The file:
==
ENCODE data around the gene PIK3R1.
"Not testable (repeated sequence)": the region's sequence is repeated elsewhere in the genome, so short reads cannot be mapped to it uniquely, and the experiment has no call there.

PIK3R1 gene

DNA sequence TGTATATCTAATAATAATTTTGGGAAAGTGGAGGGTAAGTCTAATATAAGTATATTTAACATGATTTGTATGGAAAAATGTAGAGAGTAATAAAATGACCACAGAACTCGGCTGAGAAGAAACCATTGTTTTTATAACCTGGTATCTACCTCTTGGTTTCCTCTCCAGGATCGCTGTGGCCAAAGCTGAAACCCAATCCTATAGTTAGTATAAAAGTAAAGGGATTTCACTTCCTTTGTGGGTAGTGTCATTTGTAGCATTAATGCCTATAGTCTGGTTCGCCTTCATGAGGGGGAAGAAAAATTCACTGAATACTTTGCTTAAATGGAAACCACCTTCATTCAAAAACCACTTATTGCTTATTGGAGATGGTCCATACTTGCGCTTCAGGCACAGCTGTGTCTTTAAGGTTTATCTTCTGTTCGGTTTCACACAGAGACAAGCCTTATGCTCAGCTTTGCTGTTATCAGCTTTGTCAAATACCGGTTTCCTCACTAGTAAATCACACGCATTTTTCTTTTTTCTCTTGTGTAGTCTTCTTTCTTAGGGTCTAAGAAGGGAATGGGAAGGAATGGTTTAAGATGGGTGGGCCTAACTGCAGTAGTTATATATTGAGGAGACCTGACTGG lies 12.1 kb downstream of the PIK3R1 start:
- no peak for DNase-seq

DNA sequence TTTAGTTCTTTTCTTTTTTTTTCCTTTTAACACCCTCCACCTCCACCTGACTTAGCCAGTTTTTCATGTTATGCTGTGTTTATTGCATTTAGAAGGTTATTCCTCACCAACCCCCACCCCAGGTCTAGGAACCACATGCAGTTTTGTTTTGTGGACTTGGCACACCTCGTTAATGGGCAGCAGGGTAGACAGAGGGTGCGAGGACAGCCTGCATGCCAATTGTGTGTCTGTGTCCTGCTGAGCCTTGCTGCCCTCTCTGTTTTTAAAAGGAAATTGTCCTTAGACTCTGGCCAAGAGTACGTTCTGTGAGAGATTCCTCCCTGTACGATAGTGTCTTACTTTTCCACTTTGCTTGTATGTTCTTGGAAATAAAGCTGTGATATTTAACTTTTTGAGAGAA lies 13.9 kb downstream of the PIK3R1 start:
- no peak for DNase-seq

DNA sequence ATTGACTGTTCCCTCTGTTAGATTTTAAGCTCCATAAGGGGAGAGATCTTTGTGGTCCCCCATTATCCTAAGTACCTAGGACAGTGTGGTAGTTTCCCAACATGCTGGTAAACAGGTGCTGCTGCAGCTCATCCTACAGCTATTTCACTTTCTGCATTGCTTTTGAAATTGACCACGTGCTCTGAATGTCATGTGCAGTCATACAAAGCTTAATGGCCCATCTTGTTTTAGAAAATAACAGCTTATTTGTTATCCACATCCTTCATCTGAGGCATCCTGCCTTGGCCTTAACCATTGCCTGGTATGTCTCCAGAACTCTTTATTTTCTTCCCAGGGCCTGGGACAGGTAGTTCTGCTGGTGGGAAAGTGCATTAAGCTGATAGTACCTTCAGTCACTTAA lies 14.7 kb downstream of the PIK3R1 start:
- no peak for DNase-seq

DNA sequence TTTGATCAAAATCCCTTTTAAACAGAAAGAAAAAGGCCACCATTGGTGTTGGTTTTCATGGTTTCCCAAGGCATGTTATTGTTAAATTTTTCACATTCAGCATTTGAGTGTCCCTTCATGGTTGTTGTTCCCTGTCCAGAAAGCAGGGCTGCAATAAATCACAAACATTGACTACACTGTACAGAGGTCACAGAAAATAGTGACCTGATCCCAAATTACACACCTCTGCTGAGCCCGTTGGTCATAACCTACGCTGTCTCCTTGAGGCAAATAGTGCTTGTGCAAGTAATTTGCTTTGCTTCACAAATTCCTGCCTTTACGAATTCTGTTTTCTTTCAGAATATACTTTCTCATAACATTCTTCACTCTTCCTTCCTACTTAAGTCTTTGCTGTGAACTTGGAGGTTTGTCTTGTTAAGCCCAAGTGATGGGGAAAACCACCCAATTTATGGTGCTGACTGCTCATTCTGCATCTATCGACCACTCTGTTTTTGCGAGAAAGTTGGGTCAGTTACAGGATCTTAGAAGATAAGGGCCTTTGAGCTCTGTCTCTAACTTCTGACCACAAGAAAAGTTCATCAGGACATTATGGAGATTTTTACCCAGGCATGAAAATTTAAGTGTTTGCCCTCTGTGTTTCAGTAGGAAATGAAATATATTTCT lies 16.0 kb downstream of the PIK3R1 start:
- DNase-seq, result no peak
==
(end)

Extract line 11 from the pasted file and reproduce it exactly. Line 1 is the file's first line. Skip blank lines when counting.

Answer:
- DNase-seq, result no peak